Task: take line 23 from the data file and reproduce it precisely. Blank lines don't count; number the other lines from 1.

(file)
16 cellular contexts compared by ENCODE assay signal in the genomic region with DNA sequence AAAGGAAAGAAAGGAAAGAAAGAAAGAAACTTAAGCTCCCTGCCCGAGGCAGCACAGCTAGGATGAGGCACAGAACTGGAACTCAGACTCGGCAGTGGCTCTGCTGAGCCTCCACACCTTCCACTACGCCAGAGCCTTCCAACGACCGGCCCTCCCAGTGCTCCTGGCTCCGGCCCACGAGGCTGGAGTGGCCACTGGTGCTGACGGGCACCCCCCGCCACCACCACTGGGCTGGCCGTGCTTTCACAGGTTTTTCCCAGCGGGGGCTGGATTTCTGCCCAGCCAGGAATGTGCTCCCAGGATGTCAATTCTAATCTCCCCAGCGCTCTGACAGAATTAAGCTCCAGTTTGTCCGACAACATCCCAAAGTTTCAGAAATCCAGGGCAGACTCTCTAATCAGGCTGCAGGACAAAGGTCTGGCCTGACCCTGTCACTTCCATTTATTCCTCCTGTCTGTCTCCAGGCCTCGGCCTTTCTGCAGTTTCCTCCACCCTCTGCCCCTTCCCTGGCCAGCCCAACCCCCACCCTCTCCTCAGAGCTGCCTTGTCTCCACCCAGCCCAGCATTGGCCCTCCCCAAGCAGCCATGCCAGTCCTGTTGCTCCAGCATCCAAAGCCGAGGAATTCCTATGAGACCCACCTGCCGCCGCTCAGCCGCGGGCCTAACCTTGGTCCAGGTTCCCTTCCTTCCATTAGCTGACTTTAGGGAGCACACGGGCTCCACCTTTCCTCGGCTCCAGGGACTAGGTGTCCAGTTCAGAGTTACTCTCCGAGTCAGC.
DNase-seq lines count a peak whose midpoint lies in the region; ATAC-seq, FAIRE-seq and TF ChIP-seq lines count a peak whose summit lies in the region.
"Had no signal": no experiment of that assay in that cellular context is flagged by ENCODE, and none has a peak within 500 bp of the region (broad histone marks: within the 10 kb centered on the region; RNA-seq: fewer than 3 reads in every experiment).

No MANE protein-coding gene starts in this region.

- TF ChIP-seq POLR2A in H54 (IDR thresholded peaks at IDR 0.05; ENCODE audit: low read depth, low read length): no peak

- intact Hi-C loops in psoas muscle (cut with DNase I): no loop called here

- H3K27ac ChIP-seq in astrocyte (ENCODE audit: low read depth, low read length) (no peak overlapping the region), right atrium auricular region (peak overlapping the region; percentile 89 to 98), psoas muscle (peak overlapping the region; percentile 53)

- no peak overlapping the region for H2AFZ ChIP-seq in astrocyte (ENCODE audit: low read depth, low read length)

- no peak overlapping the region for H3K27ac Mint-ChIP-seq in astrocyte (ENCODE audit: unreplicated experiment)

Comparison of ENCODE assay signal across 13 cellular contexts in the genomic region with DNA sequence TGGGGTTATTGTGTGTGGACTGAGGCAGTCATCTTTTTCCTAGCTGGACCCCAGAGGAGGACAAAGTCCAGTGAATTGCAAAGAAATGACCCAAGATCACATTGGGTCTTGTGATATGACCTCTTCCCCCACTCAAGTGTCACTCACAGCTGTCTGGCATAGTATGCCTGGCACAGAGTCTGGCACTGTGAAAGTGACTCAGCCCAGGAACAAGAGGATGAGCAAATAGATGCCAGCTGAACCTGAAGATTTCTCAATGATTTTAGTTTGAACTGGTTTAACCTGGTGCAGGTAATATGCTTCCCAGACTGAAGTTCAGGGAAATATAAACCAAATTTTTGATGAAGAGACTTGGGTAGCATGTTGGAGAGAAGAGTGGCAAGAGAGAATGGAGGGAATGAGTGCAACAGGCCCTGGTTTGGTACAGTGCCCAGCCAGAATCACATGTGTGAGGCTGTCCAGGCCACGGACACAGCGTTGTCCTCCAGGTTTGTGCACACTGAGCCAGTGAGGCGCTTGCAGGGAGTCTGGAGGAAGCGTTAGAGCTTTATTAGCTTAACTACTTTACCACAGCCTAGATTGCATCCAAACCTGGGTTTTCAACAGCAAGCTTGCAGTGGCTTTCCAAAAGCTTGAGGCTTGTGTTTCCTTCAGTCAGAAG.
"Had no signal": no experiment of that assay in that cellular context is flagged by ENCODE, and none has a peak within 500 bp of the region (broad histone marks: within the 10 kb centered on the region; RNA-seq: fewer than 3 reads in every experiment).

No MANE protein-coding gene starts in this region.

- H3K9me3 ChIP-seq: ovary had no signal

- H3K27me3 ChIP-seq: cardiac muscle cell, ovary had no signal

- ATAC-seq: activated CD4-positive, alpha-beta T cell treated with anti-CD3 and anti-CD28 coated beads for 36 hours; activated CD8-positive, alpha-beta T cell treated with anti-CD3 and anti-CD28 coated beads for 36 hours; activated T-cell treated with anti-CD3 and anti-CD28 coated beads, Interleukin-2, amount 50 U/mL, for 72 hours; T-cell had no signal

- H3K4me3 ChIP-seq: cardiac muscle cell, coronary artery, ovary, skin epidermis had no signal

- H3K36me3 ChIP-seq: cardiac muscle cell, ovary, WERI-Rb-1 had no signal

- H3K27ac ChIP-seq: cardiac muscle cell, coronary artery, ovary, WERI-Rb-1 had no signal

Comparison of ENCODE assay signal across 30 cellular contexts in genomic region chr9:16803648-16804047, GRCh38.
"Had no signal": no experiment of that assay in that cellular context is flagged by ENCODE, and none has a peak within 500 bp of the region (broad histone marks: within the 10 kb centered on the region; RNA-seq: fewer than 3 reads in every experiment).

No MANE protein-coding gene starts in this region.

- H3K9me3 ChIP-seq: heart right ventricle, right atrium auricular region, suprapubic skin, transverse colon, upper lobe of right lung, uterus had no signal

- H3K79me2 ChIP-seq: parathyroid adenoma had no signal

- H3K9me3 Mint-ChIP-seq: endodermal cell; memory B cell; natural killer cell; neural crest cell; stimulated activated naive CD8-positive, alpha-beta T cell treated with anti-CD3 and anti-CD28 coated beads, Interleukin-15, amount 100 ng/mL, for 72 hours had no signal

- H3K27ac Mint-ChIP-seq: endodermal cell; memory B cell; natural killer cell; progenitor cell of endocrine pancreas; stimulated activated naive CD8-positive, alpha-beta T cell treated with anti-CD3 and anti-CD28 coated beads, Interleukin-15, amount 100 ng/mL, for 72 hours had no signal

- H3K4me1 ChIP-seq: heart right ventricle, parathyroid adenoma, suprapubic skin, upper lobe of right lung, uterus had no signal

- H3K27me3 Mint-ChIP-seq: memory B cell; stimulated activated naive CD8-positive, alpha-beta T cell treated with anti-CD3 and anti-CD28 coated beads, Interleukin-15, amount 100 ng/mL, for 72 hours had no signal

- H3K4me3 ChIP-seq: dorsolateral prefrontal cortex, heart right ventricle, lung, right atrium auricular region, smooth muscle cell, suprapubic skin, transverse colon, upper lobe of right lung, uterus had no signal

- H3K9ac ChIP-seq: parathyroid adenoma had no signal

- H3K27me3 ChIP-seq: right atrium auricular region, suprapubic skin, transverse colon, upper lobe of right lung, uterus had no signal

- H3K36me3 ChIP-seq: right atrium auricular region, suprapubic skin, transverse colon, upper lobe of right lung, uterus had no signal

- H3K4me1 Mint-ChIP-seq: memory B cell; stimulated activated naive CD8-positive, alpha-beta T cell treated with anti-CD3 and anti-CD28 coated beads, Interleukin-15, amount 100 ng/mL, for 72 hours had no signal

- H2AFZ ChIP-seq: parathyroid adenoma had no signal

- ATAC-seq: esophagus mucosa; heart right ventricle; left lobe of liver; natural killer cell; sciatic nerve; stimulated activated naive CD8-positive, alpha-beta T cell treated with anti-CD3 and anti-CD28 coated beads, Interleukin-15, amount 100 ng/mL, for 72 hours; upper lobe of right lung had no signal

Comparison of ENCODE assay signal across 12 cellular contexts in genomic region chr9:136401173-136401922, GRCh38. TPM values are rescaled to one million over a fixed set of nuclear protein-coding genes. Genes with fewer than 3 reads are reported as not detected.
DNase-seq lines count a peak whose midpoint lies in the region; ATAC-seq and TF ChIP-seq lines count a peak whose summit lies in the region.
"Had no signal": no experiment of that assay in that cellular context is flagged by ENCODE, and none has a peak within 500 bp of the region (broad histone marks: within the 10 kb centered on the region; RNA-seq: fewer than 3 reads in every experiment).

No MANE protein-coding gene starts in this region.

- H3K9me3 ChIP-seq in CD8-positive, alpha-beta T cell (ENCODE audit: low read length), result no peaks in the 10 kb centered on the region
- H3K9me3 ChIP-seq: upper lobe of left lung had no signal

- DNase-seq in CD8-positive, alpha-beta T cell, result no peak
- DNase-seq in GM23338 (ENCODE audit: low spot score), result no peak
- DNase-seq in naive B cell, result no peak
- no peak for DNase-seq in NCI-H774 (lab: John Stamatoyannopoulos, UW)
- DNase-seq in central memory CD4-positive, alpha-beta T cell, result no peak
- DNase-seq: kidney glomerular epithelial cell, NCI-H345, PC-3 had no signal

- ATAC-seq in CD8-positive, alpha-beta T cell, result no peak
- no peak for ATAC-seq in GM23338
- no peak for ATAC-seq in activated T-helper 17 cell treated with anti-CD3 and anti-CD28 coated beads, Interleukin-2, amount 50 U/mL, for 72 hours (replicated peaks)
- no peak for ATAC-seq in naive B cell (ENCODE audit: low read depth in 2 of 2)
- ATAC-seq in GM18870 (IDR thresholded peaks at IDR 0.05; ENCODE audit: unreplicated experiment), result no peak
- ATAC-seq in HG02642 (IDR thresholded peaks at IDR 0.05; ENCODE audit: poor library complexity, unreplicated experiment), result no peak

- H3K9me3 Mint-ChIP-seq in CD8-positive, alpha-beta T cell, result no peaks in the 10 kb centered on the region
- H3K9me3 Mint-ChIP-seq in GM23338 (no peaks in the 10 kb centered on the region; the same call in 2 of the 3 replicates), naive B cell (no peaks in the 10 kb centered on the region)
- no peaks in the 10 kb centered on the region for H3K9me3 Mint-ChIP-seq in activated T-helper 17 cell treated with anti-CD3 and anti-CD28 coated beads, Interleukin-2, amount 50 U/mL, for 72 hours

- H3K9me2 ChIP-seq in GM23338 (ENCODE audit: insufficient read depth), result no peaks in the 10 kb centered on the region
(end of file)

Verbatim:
- H3K79me2 ChIP-seq: parathyroid adenoma had no signal